The conference opened with a keynote from David Schlosberg from the University of Sydney, who spoke on Adaptation, Community Discourse and Just Transformation. Much of the discussion surrounding ‘justice’ in the case of climate change tends to focus on mitigation, and often specifically on the just distribution of the costs involved in mitigating climate change. David’s presentation was, then, a welcome turn towards adaptation, which has been examined perhaps more extensively by those working in human geography and other related disciplines. David’s paper examined the ‘discursive disconnect’ between the values expressed in governmental discourse and citizens’ discourse surrounding adaptation in Sydney. Where government documentation tended to express itself in terms of risk management, citizens who had been engaged in public deliberation events tended to express themselves more in terms of social vulnerability. In the deliberations, citizens highlighted threats to their basic needs, and expressed desires for ‘transformative’ change. Whilst it is difficult to know the extent to which David’s findings might be generalizable, what it did highlight was the need for participation in adaptation to climate change. Much of the discussion of climate justice focuses on distributive justice, but in the case of adaptation planning it seems imperative that procedural justice and recognition is at the forefront of our policy planning. Public deliberation, and the recognition of the values expressed by communities, not only stresses the importance of certain aspects of adaptation, but raises insights that those outside of the communities concerned would be unable to foresee.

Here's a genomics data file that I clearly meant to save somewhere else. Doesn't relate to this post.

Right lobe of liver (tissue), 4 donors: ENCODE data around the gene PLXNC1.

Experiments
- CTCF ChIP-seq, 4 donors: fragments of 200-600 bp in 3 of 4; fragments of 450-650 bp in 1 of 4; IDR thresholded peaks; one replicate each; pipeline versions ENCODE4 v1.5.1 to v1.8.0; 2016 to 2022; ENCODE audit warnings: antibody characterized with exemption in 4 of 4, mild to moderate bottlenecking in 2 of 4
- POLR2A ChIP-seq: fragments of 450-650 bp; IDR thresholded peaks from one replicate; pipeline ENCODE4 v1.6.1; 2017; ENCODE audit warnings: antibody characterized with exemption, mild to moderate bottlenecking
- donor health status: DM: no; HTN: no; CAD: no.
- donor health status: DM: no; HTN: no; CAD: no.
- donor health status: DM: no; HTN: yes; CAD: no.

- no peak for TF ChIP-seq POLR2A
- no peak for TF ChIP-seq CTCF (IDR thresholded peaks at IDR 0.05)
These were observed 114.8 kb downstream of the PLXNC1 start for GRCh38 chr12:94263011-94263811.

The first Doctoral Scholar-led panel followed David’s address. Callum Nolan and Manogna Goparaju presented on Corporate Social Responsibility (CSR) and Climate Change. Callum’s presentation was on his research, which examines stakeholder perceptions of CSR, using cases of Multinational Oil Companies in Nigeria. His work focuses on the conflict between multinational oil companies and local communities in this context, and the possibility of using CSR as a mechanism for productively engaging with the conflict. One important consideration here was that there seems to be an identifiable responsibility on the part of the oil companies, and a clear gap in state provision. Mobilising CSR might then be an attractive path to pursue in order to make tangible progress. Understandably, some of those coming from a political theory or philosophy background expressed scepticism at the idea of CSR in such a context being mobilised in order to achieve ‘justice’. There are certainly political and moral issues at stake in such a contested domain, and the worry of companies being disingenuous in their CSR efforts. Nonetheless, if tangible progress can be made through such mechanisms in radically non-ideal conditions, then abstract considerations of justice do seem to be less weighty as reasons.